Wildlife officers said on Wed–nesday they had seized almost 100 exotic animals and birds, including cockatoos, echidnas and wallabies, that had been smuggled into the Philippines for sale to wealthy collectors.
The cache, hidden in small containers in a van, was made up of wildlife from Australia, Indonesia and Papua New Guinea, said Eric Gallego, spokesman for the local office of the Department of Environment and Natural Resources.
They included yellow-crested cockatoos and long-beaked echidnas, two species listed as “critically endangered” by the International Union for the Conservation of Nature.
They also included four wallabies from Australia and about 90 exotic parrots from Indonesia, said Gallego.
Several of the birds or animals had died, possibly from the stress of long travel in harsh conditions, he told Agence France-Presse.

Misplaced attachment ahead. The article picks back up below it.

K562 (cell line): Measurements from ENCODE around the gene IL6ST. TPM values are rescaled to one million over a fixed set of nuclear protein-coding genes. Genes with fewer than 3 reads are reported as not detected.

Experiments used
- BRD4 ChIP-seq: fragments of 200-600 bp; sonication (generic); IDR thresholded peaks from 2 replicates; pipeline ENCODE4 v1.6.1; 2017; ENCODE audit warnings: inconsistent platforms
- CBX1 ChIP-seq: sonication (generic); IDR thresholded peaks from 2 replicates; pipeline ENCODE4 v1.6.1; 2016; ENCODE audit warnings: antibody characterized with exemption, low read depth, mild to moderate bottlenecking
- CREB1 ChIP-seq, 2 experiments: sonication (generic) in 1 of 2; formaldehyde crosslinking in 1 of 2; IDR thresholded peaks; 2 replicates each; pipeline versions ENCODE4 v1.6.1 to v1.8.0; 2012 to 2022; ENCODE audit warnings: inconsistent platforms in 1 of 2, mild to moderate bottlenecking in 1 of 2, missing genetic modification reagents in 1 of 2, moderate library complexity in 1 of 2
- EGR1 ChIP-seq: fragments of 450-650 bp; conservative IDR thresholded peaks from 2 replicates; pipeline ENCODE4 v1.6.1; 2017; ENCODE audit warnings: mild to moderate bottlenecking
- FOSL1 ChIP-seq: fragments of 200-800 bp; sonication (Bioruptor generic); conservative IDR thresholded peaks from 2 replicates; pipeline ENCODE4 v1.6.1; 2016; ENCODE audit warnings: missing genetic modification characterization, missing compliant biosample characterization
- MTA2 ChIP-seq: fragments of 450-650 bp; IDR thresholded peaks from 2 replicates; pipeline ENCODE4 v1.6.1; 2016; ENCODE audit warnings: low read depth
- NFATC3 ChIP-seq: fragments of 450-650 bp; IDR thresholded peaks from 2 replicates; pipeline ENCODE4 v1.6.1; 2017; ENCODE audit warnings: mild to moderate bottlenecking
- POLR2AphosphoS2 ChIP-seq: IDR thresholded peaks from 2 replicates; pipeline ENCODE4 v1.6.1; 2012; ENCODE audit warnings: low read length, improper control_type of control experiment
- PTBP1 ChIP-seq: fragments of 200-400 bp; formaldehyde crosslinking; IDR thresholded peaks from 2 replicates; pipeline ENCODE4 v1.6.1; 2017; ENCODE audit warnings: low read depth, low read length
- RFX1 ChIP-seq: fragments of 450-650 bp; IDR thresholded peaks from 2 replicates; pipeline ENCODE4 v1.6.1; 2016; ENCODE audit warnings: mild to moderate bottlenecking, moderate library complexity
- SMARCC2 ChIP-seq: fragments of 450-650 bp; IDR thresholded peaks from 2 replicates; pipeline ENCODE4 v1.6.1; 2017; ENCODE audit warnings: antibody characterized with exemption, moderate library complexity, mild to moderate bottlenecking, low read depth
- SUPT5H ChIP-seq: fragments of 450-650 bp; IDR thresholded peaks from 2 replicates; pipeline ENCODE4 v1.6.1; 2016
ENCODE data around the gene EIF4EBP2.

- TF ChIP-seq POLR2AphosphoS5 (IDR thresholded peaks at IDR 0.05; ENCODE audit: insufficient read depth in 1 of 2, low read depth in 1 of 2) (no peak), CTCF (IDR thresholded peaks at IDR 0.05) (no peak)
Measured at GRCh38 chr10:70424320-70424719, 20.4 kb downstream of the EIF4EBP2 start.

Law enforcers acting on a tip stopped a van with the wildlife and two attendants in the southern city of Surigao on Mindanao island on Saturday, just as the vehicle was about to board a ship heading north. The birds and animals are believed to have been shipped from Indonesia to Malaysia and then across the maritime border to the southern Philippines where they would be taken to Manila, said Gallego.
“There must have been an order from a rich person in Manila for the animals as collector’s items. It must be someone who is into rare animals,” he told Agence France-Presse.
The head of the government’s wildlife division, Josefina de Leon, said a crime syndicate with members from different countries was known to be smuggling rare animals from Malaysia into the southern Philippines.
Two men caught with the van will be charged with illegally transporting wildlife, a crime punishable up to six months in jail and a P50,000 ($1,120) fine depending on the rarity of the animals involved.